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Can You Get a DUI on a Bicycle in California?

Can You Get a DUI on a Bicycle in California?It’s no secret that it’s illegal to get behind the wheel of a car when you’ve been drinking, but did you know that you could also face stiff fines and penalties if you’re caught riding a bike while under the influence? Although the punishments for riding a bike while intoxicated are far less severe than they would be if you were caught driving, you still want to take measures to avoid this situation.

You can’t get a DUI on a bike, per se. A DUI involves driving a motor vehicle. You can, however, incur a CUI (cycling under the influence) charge.

How Does the Prosecutor Prove Guilt in a CUI Case?

The court is concerned with three main elements when it comes to CUI crimes:

  • Were you riding a bicycle?
  • Were you riding your bike on a highway or public area?
  • Were you under the influence of drugs or alcohol while riding your bike?

The State does not have to test your blood alcohol content (BAC) to prove your guilt in a CUI, unlike DUI situations. However, cyclists have the same rights and responsibilities on the road as motorists, meaning you should not operate your chosen mode of transportation at or above 0.8% BAC.

If you’re arrested for a CUI, you may request to have chemical tests such as blood, urine, or breath tests conducted to prove the amount of drugs or alcohol you had in your system at the time. If you request these tests, officers must comply and administer them.

What Types of Fines and Penalties are Associated with CUIs?

If you’re found guilty of a CUI, you won’t likely face jail time unless your incident involved something greater than the CUI itself. That said, given the number of deaths and injuries incurred by intoxicated cyclists each year, the courts have put penalties in place to keep cyclists safe. You’ll face fines of up to $250, and the mark of the CUI will show up on your permanent record as a misdemeanor, which ultimately gives you a criminal record. If you’re under the age of 21 – but over the age of 13 – your driver’s license could also be suspended for a year (when eligible if under age 16).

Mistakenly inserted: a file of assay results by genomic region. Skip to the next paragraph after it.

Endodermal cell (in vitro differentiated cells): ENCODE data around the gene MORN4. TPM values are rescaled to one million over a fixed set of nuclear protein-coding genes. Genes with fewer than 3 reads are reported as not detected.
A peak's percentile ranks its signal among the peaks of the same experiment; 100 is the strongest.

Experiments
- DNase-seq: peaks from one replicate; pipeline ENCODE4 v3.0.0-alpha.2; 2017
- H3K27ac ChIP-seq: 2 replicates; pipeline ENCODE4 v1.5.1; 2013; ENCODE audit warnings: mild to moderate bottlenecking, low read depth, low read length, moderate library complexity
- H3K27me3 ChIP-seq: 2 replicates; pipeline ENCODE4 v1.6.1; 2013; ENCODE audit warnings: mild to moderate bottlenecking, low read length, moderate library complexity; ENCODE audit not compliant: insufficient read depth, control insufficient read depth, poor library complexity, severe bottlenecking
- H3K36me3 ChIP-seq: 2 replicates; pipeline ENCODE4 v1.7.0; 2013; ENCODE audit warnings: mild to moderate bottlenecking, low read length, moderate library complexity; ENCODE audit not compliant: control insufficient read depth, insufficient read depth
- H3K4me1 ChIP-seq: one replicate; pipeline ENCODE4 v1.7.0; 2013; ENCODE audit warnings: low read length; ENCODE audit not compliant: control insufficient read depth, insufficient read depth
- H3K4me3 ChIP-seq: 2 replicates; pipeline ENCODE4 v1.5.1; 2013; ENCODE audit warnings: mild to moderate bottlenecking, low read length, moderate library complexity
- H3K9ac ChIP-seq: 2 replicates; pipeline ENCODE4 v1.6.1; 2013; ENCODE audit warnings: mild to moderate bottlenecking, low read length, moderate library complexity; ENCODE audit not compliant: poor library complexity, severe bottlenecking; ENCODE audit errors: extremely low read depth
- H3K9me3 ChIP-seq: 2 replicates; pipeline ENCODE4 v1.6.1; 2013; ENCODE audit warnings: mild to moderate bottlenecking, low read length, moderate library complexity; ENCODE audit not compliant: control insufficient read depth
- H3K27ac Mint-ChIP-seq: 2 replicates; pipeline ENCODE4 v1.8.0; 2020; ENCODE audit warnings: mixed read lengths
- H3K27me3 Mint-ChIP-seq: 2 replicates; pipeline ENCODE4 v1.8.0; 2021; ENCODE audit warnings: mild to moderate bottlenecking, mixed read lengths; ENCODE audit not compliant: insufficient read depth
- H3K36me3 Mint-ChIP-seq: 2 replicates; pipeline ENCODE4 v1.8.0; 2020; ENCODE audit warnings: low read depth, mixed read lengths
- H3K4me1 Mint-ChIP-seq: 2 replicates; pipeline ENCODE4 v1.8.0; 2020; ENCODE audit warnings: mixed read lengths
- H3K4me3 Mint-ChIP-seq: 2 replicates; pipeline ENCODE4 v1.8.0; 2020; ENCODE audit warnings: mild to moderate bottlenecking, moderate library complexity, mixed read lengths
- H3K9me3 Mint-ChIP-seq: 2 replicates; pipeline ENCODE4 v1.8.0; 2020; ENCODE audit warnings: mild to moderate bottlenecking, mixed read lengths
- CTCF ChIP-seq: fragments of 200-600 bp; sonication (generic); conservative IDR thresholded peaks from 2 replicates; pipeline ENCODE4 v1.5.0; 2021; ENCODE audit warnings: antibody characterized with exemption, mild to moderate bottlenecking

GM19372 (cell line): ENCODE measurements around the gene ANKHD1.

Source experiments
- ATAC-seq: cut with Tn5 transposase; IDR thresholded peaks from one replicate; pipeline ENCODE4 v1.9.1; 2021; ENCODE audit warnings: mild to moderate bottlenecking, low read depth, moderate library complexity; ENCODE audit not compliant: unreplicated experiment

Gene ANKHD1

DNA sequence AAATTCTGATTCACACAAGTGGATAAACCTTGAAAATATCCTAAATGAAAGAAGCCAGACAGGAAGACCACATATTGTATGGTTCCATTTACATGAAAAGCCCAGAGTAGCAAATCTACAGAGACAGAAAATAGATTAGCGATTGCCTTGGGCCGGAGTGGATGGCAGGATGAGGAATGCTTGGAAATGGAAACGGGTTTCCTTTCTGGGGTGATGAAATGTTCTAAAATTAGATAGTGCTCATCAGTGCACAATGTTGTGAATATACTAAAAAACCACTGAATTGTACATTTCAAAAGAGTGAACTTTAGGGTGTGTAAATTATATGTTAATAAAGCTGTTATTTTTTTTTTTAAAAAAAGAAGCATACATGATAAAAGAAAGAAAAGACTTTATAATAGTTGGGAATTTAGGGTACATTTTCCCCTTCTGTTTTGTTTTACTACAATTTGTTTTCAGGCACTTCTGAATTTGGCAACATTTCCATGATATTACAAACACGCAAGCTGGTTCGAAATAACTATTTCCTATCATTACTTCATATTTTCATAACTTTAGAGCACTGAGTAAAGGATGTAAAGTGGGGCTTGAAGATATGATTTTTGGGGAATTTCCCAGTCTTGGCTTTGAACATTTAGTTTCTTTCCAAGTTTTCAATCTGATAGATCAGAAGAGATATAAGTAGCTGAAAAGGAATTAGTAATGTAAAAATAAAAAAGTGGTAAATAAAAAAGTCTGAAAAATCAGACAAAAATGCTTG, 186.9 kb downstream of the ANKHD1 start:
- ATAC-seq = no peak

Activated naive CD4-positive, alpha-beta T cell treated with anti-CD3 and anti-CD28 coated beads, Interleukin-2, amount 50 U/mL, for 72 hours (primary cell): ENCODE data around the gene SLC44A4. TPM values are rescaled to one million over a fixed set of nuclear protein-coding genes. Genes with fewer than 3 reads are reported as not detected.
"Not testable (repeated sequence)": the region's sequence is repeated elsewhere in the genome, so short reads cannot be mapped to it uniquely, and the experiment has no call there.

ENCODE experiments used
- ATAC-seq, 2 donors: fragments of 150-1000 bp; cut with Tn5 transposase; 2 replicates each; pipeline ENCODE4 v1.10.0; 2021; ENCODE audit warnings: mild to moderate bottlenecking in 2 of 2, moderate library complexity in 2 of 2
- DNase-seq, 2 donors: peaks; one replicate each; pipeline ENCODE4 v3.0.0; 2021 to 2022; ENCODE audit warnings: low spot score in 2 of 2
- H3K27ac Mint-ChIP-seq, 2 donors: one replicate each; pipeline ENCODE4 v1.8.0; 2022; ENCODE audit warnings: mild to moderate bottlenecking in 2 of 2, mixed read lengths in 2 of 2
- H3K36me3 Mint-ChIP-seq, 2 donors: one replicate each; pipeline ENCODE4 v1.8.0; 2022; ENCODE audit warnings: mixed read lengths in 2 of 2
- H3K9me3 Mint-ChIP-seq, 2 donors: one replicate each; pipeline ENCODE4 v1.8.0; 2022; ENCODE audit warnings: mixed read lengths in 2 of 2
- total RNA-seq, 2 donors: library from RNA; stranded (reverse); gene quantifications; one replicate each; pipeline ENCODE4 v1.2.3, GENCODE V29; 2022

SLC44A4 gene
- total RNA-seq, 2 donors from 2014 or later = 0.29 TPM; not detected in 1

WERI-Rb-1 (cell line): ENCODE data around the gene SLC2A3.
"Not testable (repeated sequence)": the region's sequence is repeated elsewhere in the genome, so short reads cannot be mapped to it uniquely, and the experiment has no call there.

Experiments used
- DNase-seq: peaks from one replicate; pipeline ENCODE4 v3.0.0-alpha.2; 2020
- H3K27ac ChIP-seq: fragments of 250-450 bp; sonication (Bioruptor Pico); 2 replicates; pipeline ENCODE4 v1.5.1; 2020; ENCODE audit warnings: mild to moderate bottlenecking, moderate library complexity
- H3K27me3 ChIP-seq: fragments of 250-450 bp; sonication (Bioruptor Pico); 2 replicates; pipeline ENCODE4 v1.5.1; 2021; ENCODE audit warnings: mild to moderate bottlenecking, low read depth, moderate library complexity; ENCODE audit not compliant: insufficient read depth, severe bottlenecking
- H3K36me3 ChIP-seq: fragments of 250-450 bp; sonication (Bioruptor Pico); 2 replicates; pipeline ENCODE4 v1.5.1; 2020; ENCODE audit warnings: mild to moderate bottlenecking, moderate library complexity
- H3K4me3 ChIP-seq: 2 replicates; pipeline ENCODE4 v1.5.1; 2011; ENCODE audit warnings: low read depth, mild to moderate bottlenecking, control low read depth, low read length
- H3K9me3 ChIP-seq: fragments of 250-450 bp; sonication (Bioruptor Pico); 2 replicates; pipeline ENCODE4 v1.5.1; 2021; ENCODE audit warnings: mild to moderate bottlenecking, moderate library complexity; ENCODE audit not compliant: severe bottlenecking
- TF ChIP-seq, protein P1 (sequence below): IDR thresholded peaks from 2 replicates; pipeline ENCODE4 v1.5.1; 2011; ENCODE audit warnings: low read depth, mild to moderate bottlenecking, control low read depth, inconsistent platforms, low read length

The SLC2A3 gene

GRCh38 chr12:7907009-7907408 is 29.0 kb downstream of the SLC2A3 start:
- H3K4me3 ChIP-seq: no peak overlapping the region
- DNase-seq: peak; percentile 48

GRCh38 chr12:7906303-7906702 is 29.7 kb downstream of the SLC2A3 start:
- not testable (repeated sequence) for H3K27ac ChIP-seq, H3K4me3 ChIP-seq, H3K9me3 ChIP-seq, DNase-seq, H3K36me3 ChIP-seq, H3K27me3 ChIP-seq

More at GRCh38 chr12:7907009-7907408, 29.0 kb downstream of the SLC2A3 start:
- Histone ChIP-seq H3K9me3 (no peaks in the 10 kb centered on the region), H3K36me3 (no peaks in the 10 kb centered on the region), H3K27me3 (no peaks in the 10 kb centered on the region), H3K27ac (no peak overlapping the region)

Beyond the CUI itself, you may face other penalties, depending on the circumstance in which you were arrested. The following are a few common additional charges people may face:

  • Drunk in public – This is usually charged to people who are safety risks to themselves or others or to those who are impeding the flow of another person’s right to move.
  • Failure to ride as close as practicable to the right-hand edge of the roadway – You must right as close to the curb as possible.
  • Failure to ride with proper lights – This charge could happen if you’re cycling at night without proper equipment.
  • Hit and Run – You cannot leave the scene of an accident until you first identify yourself to other parties.

If you’re trying to fight any of these charges, the same best practices apply as if you were arrested for a DUI.

Have you been charged with cycling under the influence (CUI)? If so, you should consider hiring an attorney to represent you through the process. While the penalties may be less severe for a CUI than a DUI, the impacts can still be everlasting, and you shouldn’t go through the process alone.

Call Los Angeles DUI attorneys Artz & Sturm Law Group today: 310-820-1315

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